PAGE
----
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dc.contributor.authorRajcok, Paul J.
dc.date.accessioned2008-12-06T05:11:20Z
dc.date.available2008-12-06T05:11:20Z
dc.date.issued1982
dc.identifier.citationRajcok, Paul J. (1982). Jung's psychology and the study of myth. -- Lambda Alpha Journal of Man, v.14, p.5-24.en
dc.identifier.issn0047-3928
dc.identifier.urihttp://hdl.handle.net/10057/1769
dc.description.abstractPaper provides an interesting counterpoint to structuralist analyses. Author attempts to correct some fundamental misunderstandings of the Jungian notion of the collective unconscious and its relationship to cultural expressions of this collective unconscious as myth. Myth, according to Rajcok, is both ordered by its parent culture and orders that culture by reinforcing the expressed patterns. Interestingly, Jung's archetypes serve more as Kantain categories than as the dialectical moments envisioned by Levi-Strauss. What emerges is a Jungian theory far more accessible to anthropologists,which parallels classical structuralism in accounting for variations in the form of particular myths, but preserves the integrity of the individual mind by differentiating the collective and specific unconsciousness.en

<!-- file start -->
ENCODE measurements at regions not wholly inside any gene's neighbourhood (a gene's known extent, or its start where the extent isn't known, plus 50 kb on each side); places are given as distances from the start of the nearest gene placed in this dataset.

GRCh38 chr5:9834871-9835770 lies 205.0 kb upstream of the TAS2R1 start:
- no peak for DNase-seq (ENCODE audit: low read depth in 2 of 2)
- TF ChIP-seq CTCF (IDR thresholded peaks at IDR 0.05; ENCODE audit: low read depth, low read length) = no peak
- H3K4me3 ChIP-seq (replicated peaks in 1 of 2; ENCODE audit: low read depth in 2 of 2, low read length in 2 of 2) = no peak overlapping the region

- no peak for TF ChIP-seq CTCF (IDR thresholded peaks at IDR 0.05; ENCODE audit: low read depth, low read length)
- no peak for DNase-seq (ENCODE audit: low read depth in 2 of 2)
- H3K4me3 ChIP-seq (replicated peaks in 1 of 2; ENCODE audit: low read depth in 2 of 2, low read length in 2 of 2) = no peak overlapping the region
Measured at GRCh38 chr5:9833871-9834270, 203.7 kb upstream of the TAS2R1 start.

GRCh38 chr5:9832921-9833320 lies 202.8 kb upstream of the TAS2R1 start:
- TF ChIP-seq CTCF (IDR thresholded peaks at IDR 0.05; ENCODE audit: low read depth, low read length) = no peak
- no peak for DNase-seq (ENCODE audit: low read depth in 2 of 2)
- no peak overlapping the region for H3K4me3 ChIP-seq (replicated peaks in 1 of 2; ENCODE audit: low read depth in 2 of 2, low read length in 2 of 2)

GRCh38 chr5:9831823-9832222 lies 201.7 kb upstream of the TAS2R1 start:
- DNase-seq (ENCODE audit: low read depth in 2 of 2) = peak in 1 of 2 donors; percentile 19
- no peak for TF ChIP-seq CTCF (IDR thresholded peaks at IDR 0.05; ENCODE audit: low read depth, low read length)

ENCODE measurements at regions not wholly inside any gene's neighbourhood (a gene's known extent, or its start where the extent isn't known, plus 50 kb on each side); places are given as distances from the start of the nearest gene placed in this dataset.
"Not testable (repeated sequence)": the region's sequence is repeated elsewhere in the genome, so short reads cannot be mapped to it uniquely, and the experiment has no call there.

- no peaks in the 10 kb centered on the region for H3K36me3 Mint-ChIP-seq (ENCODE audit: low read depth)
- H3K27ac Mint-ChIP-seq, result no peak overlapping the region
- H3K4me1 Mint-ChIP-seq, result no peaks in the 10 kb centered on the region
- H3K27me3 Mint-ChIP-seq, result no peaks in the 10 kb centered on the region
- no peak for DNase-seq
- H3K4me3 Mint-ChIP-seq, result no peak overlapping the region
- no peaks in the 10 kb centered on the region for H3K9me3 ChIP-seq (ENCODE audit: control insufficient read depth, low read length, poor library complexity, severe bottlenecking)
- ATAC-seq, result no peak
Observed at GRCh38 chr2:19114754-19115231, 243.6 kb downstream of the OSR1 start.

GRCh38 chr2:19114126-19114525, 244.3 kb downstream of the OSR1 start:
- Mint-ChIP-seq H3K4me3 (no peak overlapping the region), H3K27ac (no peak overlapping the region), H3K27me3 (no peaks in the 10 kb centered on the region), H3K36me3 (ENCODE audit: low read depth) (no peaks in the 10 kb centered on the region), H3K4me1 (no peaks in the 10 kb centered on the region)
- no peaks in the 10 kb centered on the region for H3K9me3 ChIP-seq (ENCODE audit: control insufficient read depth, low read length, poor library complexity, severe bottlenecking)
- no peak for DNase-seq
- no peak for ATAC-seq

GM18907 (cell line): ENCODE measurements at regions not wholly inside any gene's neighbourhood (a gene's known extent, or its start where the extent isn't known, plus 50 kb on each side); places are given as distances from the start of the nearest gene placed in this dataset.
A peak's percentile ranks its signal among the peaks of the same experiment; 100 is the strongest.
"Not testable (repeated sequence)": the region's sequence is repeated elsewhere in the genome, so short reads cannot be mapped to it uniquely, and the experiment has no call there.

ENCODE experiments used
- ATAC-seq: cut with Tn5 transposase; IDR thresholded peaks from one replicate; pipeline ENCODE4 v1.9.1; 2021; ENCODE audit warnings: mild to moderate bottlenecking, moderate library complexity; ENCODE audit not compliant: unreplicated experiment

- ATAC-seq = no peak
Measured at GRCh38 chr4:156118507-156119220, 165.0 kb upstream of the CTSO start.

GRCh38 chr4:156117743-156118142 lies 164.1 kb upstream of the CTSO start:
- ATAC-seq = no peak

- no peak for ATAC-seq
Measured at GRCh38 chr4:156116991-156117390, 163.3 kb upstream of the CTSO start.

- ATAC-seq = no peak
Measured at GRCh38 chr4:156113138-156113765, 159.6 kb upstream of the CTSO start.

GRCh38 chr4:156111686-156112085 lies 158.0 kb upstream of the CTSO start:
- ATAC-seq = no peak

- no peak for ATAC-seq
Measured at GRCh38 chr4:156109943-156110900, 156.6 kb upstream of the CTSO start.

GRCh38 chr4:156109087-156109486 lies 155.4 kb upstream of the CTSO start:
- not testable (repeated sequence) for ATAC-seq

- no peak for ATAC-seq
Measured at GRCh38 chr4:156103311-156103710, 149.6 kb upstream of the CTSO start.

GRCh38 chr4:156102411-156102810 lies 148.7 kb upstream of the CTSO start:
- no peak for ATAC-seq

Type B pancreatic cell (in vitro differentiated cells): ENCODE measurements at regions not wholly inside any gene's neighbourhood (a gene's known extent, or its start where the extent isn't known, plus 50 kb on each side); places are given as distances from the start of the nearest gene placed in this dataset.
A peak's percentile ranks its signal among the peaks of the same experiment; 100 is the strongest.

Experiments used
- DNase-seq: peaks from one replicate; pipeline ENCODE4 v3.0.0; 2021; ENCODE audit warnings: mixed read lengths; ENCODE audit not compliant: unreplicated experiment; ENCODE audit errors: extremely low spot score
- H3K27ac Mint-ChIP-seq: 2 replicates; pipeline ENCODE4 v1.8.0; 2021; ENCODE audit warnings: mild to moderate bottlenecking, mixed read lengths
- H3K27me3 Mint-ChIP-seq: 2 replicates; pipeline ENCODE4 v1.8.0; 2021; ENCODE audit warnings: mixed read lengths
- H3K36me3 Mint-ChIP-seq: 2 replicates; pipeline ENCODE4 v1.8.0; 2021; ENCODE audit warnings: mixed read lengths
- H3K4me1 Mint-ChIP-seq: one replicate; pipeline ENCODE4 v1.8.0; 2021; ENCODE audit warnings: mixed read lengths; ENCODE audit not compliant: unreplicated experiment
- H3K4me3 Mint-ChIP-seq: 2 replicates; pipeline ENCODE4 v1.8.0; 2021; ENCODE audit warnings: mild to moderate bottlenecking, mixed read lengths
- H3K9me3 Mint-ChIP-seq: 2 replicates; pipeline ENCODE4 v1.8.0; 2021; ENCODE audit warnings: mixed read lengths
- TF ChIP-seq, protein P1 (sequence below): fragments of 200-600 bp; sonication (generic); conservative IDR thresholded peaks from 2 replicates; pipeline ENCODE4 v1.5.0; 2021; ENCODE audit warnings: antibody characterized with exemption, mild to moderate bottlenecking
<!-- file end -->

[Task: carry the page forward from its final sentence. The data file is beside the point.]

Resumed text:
dc.format.extent786046 bytes
dc.format.mimetypeapplication/pdf
dc.languageEnglish (United States)en
dc.language.isoen_USen
dc.publisherLambda Alpha Anthropology Honors Society at Wichita State Universityen
dc.relation.ispartofseriesLAJen
dc.relation.ispartofseriesv.14en
dc.subjectJungen
dc.subjectPsychologyen
dc.subjectMythen
dc.subjectDreamen
dc.subjectFolkloreen
dc.subjectMythologyen
dc.titleJung's psychology and the study of mythen
dc.typeArticleen


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